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New In-depth Studies Provide A Never-Before-Seen Look At Dinosaurs

Thanks to some of the best CT scanners and lasers in the world, paleontologists have found incredible new information about dinosaurs which include the color of their eggs. In the October issue of National Geographic, experts revealed their breathtaking discoveries regarding the prehistoric creatures.

Paleontologists made numerous discoveries such as that the deinonychus species laid eggs that were blue in color; the spinosaurus spent more time in water than previously believed; and the Tyrannosaurus rex released heat through its nostrils.

In an interview with, Michael Greshko, who is the author of National Geographic’s cover story ‘Reimagining Dinosaurs’, stated, “For a group of animals that died out 66 million years ago, there are more than 10,000 species living today,” adding, “We live along dinosaurs every single – we call them birds,” and “You could argue in sense the age of dinosaurs never really ended.”


The experts used a state-of-the-art particle accelerator at the European Synchrotron Radiation Facility in France that can look deep inside of fossils. This equipment provided some very interesting results like the Archaeopteryx was more similar to pheasants than of birds that flap their wings. This was pretty significant as the Archaeopteryx is regarded as the transformation between feathered dinosaurs that didn’t fly and birds of modern times.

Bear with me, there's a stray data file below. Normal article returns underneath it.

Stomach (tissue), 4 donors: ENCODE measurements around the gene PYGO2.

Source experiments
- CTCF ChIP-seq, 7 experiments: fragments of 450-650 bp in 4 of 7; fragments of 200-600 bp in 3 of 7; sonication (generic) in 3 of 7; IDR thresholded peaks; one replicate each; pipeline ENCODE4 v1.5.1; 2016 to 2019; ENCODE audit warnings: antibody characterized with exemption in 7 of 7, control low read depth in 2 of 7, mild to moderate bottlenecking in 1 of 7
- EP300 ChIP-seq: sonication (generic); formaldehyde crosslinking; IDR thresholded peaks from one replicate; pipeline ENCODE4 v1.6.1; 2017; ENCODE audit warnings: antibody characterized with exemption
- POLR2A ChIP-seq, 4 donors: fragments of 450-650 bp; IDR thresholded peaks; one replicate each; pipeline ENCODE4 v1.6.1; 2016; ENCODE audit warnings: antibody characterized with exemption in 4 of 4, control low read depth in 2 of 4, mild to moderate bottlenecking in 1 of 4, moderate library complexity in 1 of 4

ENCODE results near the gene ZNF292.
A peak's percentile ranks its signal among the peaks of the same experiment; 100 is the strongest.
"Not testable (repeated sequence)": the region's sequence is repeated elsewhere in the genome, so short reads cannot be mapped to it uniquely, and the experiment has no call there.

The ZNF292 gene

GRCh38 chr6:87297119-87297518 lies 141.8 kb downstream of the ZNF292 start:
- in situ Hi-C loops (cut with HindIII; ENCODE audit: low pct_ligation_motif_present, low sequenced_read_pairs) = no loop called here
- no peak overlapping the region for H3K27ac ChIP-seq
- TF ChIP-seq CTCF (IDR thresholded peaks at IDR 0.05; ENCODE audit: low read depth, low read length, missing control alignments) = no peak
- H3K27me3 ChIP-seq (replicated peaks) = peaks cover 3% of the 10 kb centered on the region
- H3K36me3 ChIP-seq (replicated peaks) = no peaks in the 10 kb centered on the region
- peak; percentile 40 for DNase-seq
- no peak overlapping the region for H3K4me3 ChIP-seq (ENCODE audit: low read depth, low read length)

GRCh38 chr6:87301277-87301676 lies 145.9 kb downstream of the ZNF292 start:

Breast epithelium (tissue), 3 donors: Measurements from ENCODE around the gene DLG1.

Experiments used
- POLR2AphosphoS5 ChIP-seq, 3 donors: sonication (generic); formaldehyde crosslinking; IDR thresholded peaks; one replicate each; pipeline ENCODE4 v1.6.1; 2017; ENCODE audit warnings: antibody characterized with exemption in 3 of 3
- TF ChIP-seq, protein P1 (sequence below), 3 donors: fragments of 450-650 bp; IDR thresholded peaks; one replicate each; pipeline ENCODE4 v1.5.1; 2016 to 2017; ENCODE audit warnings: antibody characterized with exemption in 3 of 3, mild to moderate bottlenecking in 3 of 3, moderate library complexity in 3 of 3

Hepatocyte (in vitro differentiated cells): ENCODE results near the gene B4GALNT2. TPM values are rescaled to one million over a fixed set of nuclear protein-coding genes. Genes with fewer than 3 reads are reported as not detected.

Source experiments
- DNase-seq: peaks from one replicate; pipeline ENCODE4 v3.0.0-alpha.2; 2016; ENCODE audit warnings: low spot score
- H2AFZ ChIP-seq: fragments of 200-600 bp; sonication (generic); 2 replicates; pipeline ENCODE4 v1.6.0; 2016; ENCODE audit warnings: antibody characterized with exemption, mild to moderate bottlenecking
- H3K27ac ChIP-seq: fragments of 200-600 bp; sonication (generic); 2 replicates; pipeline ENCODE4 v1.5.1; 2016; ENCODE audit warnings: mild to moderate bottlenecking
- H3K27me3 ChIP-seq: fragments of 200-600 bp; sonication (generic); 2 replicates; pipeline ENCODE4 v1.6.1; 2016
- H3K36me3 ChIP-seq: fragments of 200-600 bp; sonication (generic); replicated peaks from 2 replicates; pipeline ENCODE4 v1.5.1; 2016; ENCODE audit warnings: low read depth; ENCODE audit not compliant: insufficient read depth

Researchers at Yale University used lasers on a fossilized deinonychus egg and found that it contained two chemicals (protoporphyrin and biliverdin) that are found in those of today’s birds which indicate that prehistoric eggs were more than likely blue in color. It has been suggested that deinonychus had open-air nests and that their eggs were blue in order to blend in with the sky.

Another interesting discovery was that the spinosaurus spent a lot more time in water than previously thought. Since the fossils of the spinosaurus were destroyed during a WWII bombing, it was extremely difficult to find any relevant information about the species. However, a new skeleton was located a few years ago in Morocco and experts recreated its paddle-shaped tail which revealed that it was able to propel itself in water would have spent quite a bit of time there.

The Tyrannosaurus rex released heat through its nostrils.

Lawrence Witmer, who is a paleontologist at Ohio University, conducted more tests and found that some dinosaurs released heat from their bodies. Specifically, the Tyrannosaurus rex released excess amounts of heat through its large nostrils.

Several recreation images based on the researchers’ new findings can be seen here.


Jocelyne LeBlanc works full time as a writer and is also an author with two books currently published. She has written articles for several online websites, and had an article published in a Canadian magazine on the most haunted locations in Atlantic Canada. She has a fascination with the paranormal and ghost stories, especially those that included haunted houses. In her spare time, she loves reading, watching movies, making crafts, and watching hockey.